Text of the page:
- CVS and Walgreens said updated Covid boosters should be available this week
- The announcement comes a day after approval of new boosters
- READ MORE: FDA approves new Covid boosters made by Pfizer and Moderna
Drug store chains like CVS Health and Walgreens will carry updated Covid-19 vaccines as soon as this week, the chains announced Wednesday.
The news comes after the Centers for Disease Control and Prevention (CDC) approved updated vaccines Tuesday to tackle new variants, such as Eris and BA.2.86, which have caused an uptick in US Covid cases and hospitalizations.
Walgreens said it would start taking appointments for the updated vaccines this coming Monday but could begin earlier appointments as stores receive vaccines this week.
Rite Aid, meanwhile, said appointments would be live on Friday.
CVS said some pharmacies would begin receiving the new vaccines on Wednesday, with all pharmacy locations expected to have vaccinations in stock by early next week.
CVS Health, Walgreens, and Rite Aid should carry updated Covid-19 vaccines as soon as this week, the chains announced Wednesday
On Tuesday, the Food and Drug Administration (FDA) approved updated vaccines made by Pfizer and Moderna for all Americans ages 12 and above. The agency has also authorized the shots for emergency use in children ages six months through 11 years.
The government has said the updated shots will still be free for most Americans with health insurance coverage. However, the US has been paying about $26 per dose of the vaccine, but some manufacturers, such as Pfizer and Moderna, are planning to increase the price up to $130 when the shots are sold on the private market this fall.
The updated shots are designed to boost protection against newer variants.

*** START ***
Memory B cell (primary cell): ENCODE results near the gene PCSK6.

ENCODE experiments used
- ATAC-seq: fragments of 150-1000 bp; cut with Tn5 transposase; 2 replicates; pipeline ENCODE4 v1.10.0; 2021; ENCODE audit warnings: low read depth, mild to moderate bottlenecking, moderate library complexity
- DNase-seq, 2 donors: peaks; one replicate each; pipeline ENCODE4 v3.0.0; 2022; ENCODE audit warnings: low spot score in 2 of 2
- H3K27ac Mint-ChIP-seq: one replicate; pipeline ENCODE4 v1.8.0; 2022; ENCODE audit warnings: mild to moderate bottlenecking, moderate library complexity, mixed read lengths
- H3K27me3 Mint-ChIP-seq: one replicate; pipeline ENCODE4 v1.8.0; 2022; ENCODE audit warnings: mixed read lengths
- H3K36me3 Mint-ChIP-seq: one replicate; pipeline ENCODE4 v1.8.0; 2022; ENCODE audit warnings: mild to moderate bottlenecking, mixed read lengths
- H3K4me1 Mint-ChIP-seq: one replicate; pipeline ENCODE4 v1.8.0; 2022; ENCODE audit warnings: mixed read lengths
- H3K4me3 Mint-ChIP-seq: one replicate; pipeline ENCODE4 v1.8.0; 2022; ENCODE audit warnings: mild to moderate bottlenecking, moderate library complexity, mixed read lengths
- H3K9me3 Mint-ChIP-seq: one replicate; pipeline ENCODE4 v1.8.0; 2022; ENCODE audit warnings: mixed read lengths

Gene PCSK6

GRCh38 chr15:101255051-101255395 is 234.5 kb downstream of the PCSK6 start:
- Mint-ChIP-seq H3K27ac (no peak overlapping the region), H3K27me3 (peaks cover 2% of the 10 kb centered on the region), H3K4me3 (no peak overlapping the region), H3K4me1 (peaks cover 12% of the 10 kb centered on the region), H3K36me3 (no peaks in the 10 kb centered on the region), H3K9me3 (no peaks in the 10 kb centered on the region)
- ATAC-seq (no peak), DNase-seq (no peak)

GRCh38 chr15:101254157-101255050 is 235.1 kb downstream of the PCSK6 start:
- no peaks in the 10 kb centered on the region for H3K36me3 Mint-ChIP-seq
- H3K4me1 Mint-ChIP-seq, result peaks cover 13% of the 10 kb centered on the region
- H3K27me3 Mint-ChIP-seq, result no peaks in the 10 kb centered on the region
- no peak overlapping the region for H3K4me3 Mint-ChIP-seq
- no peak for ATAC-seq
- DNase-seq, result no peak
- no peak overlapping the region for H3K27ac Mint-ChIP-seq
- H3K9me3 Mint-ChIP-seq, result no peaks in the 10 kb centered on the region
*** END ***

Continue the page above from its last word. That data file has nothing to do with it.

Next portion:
It’s unclear when other pharmacies, such as Walmart, will begin offering the vaccines. Health officials hope to rev up protection ahead of winter as Covid rates rise across the country for the first time this year — though top experts expect it to be another mild wave.
Even Americans who have never had a Covid shot are eligible.
But appetite for more Covid vaccines is dwindling. Nearly six in 10 Americans over 65 years old failed to get last year’s bivalent booster shot, and experts think even fewer will come forward once the newly formulated Covid vaccines are rolled out.
However, new variants like Eris and BA.2.86 have caused an uptick in cases and hospitalizations, increasing demand for vaccines.
Covid hospitalizations have been rising since late summer, although — thanks to some lasting immunity from prior vaccinations and infections — not nearly as much as this time last year.
Data from the CDC showed 17,400 patients admitted to hospitals nationwide in the last week of August, up 16 percent on the previous seven-day spell.
Despite the rise, rates remain at historic lows. For comparison, there were 150,000 Covid admissions per week at the height of the pandemic in January 2021, and hospitalizations reached as high as 44,000 a week earlier this year.
But protection wanes over time, and the coronavirus continually churns out new variants that can dodge prior immunity.
The FDA said starting at age five, and most people can get a single dose even if they’ve never had a prior Covid shot.
Children aged five and above can get a single dose of a booster Covid vaccine, as long as it has been at least two months since their last Covid shot.
Kids between six months old and four years old, on the other hand, are eligible for one or two doses of the booster shot. Timings of the injections will depend on when they received their last Covid vaccine.
If the child is under five and is yet to receive any Covid vaccines, they will be able to get three doses of the Pfizer booster or two doses of the Moderna booster.
The agency said: ‘The FDA is confident in the safety and effectiveness of these updated vaccines, and the agency’s benefit-risk assessment demonstrates that the benefits of these vaccines for individuals six months of age and older outweigh their risks.’
Younger children might need additional doses depending on their history of Covid infections and vaccinations.
The newest shots target an Omicron variant named XBB.1.5. That specific strain is no longer dominant.
Still, it’s close enough to coronavirus strains causing most Covid illnesses today that FDA determined it would offer good cross-protection.
Early tests show that it is also effective in protecting against BA.2.86, which has triggered fears of a fresh Covid wave.
There are also promising signs it will work against the EG.5 Covid variant, also known as Eris, which is currently dominant in the US.